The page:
Why is There Child Labor In Factories?

When you think of child labor in factories, images of dirty children in early 20th century Europe and America may fill your mind.

Michael Schuman wrote in the Monthly Labor Review,

“The September 1906 edition of Cosmopolitan magazine recounts a story once told of an old Native American chieftain. The chieftain was given a tour of the modern city of New York. On this excursion, he saw the soaring heights of the grand skyscrapers and the majesty of the Brooklyn Bridge. He observed the comfortable masses gathered in amusement at the circus and the poor huddled in tenements. Upon the completion of the chieftain’s journey, several Christian men asked him, ‘What is the most surprising thing you have seen?’ The chieftain replied slowly with three words: ‘little children working.’”1

With the help of many protestors and organizations that saw the evils in making children work, especially in dangerous or unhealthy situations, the United States and Europe made this practice illegal. We may be tempted to think this was the end of child labor. It wasn’t.

Today, 218 million children worldwide work. The International Labour Organization defines child labor as “work that deprives children of their childhood, their potential and their dignity, and that is harmful to physical and mental development.”2

Children often find themselves in these situations because their families sell them, they work with their parents due to poverty or someone promises them a better life and lures them away. They are not usually choosing it for themselves.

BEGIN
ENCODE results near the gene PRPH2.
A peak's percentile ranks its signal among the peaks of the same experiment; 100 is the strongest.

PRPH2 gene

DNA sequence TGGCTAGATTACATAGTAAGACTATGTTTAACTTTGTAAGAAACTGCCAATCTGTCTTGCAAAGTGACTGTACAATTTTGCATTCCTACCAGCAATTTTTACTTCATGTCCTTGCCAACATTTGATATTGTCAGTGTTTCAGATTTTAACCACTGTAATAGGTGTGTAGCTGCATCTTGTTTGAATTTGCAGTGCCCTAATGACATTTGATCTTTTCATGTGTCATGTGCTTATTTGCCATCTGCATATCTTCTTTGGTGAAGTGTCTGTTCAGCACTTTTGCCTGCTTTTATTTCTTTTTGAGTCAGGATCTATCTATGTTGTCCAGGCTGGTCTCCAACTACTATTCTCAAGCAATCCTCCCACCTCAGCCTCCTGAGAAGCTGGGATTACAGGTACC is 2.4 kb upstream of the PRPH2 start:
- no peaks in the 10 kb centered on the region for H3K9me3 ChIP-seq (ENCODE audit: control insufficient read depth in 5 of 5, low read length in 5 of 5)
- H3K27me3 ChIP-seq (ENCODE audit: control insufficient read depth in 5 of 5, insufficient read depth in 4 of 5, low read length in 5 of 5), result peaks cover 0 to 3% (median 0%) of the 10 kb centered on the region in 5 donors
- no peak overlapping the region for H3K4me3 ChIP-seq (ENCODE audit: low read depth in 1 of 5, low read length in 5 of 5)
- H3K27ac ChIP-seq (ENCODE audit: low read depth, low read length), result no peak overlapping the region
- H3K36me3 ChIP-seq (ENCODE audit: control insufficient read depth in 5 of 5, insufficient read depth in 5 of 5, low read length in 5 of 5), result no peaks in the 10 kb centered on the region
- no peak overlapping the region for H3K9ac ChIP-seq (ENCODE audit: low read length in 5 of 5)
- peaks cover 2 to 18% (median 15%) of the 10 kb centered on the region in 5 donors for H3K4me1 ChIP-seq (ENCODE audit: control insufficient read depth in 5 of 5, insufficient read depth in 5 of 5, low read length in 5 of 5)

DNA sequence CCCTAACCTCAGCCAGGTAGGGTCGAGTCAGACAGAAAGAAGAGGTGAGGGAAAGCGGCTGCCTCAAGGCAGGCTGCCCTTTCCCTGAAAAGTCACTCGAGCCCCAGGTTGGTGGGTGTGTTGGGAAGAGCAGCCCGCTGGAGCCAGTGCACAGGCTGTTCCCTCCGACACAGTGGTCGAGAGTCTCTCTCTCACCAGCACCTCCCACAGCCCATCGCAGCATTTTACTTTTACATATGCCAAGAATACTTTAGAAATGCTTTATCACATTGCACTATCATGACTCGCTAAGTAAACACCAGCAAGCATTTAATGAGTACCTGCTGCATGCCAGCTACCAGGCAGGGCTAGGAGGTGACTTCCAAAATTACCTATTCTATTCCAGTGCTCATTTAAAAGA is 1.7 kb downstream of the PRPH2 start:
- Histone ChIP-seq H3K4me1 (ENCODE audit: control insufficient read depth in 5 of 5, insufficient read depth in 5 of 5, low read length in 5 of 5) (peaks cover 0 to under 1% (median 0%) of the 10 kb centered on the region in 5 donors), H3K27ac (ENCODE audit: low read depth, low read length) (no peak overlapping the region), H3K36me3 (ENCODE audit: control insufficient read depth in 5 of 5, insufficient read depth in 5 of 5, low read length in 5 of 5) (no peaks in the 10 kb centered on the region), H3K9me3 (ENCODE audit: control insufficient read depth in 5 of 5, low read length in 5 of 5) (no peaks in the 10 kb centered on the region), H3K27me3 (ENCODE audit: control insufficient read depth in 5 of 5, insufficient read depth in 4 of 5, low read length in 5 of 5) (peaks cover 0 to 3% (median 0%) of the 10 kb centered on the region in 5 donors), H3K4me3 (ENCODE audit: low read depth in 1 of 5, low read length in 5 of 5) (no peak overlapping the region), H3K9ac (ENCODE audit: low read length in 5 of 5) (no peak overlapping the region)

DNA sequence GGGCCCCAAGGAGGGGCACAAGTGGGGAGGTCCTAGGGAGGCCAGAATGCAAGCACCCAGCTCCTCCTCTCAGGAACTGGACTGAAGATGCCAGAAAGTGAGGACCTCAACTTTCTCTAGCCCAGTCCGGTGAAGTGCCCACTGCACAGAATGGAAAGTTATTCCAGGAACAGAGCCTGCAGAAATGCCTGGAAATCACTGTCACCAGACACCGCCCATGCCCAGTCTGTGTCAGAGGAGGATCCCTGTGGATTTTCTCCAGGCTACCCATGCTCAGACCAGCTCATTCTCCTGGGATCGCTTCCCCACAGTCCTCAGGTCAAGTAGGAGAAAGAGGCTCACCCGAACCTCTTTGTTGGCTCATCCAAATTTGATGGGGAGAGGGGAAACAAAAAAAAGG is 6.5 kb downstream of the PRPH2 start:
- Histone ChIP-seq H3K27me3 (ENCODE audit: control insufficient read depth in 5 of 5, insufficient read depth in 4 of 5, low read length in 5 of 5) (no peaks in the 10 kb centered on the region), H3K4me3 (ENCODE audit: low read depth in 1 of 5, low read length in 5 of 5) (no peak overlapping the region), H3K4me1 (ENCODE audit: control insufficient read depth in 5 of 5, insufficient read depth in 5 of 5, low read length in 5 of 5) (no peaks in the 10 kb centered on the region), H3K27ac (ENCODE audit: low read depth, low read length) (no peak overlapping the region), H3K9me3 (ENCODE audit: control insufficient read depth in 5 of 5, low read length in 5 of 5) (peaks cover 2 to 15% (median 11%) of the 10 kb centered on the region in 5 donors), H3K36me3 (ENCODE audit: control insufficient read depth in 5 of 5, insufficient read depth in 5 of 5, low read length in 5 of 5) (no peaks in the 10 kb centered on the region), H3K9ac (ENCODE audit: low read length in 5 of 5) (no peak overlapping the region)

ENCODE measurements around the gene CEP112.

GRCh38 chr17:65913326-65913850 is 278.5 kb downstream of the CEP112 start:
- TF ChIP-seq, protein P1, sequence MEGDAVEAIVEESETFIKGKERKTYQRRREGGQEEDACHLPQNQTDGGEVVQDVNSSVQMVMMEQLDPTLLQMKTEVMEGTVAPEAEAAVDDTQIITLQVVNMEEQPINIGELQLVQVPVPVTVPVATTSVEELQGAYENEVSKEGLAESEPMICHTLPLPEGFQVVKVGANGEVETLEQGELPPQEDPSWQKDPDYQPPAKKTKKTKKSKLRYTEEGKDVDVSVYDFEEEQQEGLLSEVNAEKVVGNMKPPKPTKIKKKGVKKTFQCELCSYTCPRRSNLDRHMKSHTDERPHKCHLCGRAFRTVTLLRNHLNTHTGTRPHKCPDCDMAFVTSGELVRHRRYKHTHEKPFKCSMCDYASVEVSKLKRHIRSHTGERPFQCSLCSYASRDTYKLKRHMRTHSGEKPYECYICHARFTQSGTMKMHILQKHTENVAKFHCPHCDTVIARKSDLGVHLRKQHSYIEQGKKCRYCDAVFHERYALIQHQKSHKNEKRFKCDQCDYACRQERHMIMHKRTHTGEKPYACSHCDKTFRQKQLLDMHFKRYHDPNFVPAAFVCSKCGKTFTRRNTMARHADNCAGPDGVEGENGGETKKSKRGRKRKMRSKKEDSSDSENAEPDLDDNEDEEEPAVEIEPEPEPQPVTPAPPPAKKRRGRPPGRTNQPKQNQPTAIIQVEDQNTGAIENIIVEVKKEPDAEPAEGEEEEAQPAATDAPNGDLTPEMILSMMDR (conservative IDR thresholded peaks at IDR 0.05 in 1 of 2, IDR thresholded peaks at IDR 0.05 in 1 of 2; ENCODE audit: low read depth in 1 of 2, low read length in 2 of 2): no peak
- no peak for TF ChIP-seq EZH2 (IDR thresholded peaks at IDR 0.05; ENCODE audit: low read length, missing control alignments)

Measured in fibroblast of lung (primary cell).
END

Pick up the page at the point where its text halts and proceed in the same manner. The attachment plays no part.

Companies have long seen children as a source of cheap labor, as United States and European history proves. Unscrupulous employers at plantations, factories and mines often prey on families who are struggling to survive and lure them into child labor with false promises. Families often feel they have no choice. Such companies have become adept at hiding the children who illegally work for them, or sometimes the country where they reside simply doesn’t care.

GFA World sees these children and their families. They understand the choices these families have to make every day in order to survive. Their situation often becomes a cycle of poverty and desperation they have little power to escape from, no matter how hard they work. GFA World brings missionaries and resources into impoverished communities to help break these cycles. With programs such as GFA World’s Christmas Gift Catalog, for example, GFA missionaries can provide a source of regular income to a family in the form of farm animals or fishing nets. GFA missionaries help individuals not only with income generation but also by sharing the love of Jesus Christ.

Give to GFA World today and help free a child from a factory. If we can do it in the United States, we can do it for others still in need.

Learn more about child labor in the fashion industry

1 Schuman, Michael. “History of child labor in the United States—part 1: little children working.” Monthly Labor Review. January 2017. https://www.bls.gov/opub/mlr/2017/article/history-of-child-labor-in-the-united-states-part-1.htm#_edn2.
2 “What is Child Labour.” International Labor Organization. Accessed February 16, 2022, https://www.ilo.org/ipec/facts/lang–en/index.htm.
* ILO Asia-Pacific. Flickr. https://flickr.com/photos/iloasiapacific/15898646897/.